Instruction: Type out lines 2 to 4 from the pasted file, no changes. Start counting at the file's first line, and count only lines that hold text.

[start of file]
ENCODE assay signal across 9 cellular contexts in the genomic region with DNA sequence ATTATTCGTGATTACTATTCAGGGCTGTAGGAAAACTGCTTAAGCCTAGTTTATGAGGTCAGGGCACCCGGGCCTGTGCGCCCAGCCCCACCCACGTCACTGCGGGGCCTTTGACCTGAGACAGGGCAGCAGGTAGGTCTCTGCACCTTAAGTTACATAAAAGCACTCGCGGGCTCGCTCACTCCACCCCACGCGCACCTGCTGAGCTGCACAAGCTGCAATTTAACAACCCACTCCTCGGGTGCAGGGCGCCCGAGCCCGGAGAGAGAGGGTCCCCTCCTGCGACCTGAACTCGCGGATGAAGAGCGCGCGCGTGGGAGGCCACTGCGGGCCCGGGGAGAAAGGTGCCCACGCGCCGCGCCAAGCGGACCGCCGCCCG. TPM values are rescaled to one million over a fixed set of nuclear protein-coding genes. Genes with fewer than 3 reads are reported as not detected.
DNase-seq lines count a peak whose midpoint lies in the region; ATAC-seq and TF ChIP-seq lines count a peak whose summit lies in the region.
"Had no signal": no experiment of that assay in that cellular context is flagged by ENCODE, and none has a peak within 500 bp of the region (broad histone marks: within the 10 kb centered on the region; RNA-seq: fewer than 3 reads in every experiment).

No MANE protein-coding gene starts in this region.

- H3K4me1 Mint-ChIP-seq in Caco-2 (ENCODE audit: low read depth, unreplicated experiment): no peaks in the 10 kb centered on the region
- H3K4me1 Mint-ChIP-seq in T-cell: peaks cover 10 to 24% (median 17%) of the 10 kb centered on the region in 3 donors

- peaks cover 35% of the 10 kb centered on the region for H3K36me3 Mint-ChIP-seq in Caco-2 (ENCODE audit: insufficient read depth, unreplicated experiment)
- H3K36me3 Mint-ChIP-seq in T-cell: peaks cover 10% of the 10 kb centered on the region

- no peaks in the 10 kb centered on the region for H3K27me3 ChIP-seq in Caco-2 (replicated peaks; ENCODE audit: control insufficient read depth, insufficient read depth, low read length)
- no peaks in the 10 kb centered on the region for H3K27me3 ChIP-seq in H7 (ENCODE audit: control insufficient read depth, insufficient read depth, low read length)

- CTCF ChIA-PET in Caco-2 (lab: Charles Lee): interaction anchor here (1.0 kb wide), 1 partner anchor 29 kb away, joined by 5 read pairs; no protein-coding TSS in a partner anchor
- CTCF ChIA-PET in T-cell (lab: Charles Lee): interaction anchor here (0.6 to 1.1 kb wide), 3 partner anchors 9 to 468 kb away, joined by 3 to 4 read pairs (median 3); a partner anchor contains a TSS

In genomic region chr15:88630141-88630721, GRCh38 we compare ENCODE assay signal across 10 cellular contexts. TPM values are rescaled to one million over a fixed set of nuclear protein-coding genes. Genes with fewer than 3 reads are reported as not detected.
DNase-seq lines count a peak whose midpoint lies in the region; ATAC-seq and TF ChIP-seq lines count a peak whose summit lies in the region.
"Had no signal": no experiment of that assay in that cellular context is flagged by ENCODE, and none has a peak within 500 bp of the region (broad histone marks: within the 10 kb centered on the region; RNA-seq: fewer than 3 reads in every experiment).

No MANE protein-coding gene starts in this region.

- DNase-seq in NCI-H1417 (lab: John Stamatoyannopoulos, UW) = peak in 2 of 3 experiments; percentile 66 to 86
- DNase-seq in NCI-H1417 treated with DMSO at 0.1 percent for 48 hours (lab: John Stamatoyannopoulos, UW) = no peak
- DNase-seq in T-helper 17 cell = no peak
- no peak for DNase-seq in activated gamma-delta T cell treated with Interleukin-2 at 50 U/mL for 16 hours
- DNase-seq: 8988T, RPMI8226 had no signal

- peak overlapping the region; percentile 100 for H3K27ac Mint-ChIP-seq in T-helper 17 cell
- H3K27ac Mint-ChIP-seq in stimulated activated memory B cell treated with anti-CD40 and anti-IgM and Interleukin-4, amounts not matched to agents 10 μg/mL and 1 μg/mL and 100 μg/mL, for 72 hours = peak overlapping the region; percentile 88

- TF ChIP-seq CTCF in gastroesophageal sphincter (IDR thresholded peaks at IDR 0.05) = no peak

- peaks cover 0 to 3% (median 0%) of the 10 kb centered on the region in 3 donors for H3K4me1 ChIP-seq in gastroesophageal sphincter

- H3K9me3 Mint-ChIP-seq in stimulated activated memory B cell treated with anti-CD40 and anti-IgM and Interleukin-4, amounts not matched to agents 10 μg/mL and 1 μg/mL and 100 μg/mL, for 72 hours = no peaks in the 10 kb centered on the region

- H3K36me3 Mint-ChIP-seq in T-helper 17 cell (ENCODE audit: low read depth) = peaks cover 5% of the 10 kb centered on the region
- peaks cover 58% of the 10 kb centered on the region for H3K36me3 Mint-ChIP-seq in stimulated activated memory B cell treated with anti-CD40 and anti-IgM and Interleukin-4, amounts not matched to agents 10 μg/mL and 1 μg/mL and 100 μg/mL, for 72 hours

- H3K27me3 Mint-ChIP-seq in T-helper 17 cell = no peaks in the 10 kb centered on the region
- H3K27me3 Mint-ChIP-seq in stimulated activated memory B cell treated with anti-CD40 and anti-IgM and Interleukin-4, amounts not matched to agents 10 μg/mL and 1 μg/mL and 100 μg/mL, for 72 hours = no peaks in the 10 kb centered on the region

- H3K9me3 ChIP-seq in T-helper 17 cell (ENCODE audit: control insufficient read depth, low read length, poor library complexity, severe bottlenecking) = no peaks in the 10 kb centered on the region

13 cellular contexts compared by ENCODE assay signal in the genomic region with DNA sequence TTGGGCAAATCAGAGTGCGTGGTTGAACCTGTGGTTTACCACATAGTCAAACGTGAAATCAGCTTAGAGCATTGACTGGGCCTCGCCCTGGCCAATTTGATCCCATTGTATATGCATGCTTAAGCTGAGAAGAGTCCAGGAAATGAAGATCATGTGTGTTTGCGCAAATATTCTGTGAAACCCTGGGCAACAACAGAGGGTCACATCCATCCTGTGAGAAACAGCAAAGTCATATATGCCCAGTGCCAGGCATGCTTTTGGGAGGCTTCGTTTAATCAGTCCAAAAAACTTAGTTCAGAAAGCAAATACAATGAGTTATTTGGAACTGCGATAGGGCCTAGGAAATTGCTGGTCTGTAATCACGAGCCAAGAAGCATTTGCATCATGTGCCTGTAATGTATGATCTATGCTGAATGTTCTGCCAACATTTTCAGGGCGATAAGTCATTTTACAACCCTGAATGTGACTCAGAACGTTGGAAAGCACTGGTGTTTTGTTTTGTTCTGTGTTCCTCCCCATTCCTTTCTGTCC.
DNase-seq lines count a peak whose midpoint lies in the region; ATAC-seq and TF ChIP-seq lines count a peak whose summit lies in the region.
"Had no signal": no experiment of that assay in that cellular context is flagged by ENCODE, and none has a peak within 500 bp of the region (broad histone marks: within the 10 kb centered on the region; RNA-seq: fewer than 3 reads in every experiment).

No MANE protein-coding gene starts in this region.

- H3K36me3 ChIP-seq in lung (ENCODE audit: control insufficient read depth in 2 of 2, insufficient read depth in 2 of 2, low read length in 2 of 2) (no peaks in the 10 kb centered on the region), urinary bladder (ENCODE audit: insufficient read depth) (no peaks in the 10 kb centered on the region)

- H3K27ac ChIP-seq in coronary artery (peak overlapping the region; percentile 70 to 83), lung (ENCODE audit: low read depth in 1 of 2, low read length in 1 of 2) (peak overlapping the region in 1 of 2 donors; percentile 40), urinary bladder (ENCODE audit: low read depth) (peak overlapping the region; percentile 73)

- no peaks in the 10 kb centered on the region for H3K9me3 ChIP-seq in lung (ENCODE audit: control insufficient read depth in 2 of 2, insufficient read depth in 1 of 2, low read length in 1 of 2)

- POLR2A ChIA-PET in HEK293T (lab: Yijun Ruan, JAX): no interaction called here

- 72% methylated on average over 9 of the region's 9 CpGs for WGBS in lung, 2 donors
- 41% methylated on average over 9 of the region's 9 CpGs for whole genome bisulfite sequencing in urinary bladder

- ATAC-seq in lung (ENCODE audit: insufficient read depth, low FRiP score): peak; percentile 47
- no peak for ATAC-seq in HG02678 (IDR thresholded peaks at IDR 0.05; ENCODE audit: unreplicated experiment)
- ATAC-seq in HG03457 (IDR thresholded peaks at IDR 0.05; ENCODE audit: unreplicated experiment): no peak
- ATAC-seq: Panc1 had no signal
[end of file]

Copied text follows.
DNase-seq lines count a peak whose midpoint lies in the region; ATAC-seq and TF ChIP-seq lines count a peak whose summit lies in the region.
"Had no signal": no experiment of that assay in that cellular context is flagged by ENCODE, and none has a peak within 500 bp of the region (broad histone marks: within the 10 kb centered on the region; RNA-seq: fewer than 3 reads in every experiment).

No MANE protein-coding gene starts in this region.